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TRANSPARENCY TUESDAY: Wave of recent court rulings eases computer-assisted reporters' access to government databases

(07/09/13 5:13pm)

Remember that iconic scene in "All the President's Men" where hours tick by at the Library of Congress as reporters Woodward and Bernstein flip through mounting piles of index cards, each one memorializing a book requested by the White House? Chances are if Post reporters need that same information today, it's kept in an Excel spreadsheet that can be sorted, searched and alphabetized in a matter of seconds. Electronic databases are making it possible for journalists to analyze and present information that previously would have overwhelmed the limits of human patience.

TRANSPARENCY TUESDAY: Illinois ruling confirms U can FOIA txts -- 2G2BT

(07/30/13 9:59pm)

The public is entitled to know what city council members are talking about during meetings. Even when their thumbs are doing the talking. That's the takeaway from a new ruling from an Illinois court, which affirms that messages exchanged by government officials -- even on their personal cellphones -- are public records that must be produced on request. In City of Champaign v.

IRE provides tipsheets from investigative journalists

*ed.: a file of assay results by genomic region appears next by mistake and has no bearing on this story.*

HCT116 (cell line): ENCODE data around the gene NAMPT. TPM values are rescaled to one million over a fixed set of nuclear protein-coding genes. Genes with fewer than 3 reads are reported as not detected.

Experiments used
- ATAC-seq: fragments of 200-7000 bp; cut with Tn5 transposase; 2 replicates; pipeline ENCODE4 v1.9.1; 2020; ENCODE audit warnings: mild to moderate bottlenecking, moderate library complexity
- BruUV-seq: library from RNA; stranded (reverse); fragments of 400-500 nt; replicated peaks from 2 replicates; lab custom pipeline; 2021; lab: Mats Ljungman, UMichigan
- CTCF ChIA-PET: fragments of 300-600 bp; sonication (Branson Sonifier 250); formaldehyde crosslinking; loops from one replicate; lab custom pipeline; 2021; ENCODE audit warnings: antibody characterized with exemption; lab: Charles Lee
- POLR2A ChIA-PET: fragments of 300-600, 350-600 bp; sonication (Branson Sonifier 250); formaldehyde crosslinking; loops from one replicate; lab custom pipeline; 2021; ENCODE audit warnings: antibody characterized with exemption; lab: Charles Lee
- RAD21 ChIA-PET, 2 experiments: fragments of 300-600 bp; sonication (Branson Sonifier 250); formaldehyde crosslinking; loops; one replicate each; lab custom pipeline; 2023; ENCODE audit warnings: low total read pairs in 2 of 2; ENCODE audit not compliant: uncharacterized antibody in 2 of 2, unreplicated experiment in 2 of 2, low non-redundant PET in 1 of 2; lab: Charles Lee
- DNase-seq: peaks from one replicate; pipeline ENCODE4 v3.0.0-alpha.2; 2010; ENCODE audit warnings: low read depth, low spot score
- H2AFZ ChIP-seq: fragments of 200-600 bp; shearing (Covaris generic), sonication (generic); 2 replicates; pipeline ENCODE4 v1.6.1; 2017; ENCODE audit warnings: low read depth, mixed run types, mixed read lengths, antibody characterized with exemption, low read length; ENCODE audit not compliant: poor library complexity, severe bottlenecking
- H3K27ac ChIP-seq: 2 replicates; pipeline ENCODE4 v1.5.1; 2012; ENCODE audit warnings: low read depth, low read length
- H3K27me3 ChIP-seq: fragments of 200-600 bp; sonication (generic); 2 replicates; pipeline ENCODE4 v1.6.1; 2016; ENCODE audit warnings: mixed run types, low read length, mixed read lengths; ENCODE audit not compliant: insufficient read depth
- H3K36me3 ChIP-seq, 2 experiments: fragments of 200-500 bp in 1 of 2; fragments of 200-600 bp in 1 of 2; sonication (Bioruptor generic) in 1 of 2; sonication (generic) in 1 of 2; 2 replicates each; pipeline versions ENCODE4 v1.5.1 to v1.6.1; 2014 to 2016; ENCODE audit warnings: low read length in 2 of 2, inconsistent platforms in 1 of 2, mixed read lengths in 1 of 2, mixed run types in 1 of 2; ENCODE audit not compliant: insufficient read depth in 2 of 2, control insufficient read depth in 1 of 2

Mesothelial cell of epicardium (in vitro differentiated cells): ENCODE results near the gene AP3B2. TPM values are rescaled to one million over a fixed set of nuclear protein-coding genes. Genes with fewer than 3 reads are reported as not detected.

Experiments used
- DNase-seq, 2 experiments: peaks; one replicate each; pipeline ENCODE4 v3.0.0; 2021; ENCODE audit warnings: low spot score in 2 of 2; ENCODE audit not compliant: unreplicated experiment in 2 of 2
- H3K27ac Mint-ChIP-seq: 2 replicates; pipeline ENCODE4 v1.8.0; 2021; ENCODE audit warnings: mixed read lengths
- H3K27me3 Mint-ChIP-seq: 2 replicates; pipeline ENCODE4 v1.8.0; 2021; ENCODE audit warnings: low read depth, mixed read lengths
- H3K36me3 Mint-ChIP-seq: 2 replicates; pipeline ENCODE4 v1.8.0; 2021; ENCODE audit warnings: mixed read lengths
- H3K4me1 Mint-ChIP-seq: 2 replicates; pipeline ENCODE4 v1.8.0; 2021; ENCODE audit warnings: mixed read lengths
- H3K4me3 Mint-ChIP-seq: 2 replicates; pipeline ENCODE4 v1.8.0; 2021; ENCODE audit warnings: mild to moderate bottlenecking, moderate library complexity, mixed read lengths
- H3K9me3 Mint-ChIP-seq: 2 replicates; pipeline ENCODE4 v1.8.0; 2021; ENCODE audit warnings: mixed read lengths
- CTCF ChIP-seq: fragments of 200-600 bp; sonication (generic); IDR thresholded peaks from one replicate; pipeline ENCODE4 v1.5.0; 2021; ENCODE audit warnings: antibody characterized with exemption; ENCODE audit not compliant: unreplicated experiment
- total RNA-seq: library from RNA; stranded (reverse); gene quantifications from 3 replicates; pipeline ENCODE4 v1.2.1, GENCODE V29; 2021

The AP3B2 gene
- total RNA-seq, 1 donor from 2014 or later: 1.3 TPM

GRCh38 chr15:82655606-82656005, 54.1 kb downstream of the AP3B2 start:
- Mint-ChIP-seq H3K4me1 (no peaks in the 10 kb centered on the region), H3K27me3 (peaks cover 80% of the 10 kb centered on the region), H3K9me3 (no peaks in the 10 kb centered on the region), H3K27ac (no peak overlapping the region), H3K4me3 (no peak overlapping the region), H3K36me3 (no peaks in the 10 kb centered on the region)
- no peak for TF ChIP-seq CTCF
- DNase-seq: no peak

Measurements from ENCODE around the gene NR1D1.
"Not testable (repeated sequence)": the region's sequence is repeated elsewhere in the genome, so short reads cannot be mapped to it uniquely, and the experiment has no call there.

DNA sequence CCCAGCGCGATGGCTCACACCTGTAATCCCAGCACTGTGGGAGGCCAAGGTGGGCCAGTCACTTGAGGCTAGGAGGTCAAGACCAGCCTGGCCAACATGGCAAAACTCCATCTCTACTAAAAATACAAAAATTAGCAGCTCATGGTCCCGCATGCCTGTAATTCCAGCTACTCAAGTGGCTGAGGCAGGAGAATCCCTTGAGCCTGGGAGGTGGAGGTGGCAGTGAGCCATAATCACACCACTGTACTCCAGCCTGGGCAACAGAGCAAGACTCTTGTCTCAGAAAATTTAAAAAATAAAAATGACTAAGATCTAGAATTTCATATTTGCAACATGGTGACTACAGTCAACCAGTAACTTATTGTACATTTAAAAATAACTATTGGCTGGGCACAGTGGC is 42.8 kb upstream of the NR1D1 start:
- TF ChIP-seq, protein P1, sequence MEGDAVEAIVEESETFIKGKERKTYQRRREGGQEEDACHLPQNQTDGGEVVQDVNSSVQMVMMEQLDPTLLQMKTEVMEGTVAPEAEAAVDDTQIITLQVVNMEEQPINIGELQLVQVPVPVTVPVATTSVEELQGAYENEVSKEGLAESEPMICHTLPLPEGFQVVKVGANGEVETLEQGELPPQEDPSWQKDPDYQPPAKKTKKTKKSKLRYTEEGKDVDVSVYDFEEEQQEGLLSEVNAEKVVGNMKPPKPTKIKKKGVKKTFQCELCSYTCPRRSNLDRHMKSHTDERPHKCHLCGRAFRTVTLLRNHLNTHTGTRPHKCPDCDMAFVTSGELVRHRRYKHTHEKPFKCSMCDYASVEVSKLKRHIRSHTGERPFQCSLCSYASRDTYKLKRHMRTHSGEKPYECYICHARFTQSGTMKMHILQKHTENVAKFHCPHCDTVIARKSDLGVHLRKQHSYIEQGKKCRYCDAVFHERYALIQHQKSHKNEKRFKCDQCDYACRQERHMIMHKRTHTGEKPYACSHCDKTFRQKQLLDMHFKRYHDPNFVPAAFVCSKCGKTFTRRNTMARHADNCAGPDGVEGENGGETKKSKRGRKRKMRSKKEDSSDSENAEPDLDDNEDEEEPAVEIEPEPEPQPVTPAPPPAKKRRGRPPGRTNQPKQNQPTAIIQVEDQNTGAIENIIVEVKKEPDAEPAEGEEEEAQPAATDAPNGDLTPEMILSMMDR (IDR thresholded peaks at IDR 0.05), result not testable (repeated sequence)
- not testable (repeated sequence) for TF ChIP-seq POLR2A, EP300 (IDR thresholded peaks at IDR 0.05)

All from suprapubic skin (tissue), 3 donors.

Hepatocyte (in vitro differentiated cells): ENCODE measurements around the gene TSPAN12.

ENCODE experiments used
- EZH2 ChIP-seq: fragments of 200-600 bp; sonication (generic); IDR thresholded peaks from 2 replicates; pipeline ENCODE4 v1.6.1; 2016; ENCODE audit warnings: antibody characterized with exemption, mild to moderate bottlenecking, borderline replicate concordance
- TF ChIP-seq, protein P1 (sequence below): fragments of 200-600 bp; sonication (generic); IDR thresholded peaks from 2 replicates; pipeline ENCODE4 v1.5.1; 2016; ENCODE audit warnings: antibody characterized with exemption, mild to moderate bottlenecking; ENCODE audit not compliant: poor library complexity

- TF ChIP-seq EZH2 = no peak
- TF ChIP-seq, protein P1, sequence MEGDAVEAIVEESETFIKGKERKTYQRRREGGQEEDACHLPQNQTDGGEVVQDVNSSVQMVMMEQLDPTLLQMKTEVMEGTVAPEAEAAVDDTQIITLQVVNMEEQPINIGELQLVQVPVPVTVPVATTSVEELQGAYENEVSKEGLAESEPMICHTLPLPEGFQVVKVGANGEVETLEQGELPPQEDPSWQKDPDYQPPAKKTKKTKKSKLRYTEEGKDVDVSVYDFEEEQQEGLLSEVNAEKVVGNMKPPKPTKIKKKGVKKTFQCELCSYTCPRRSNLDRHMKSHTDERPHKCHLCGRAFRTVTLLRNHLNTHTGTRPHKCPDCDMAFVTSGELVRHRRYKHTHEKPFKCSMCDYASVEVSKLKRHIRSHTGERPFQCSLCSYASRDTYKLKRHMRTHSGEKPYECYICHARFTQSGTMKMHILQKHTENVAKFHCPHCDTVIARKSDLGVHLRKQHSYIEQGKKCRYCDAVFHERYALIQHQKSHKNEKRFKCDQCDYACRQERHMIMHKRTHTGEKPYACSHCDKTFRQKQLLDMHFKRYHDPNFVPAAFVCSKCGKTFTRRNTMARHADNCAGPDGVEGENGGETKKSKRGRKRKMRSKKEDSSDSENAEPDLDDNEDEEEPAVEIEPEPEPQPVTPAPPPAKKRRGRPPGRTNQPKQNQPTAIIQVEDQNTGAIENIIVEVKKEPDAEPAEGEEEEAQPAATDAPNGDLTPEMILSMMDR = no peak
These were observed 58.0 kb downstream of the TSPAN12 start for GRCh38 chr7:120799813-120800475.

(07/02/13 2:53pm)

For journalists looking to add depth to their stories, Investigative Reporters and Editors has provided a great compilation of presentations and tipsheets from presenters at their June 2013 conference. We’ve pulled a few of our favorites, but the whole treasure trove of information is available here. • A presentation by The Center for Investigative Reporting’s Coulter Jones and the Corpus Christi Caller-Times’ Jessica Savage guides journalists through finding and using data to strengthen stories “on any beat.” • NPR’s Margot Williams offers a list of resources that can help journalists find public records, information about non-profits and charities, archives and data. • The Milwaukee Journal Sentinel’s Kevin Crowe gives advice on looking into “chronic absenteeism” and school funding.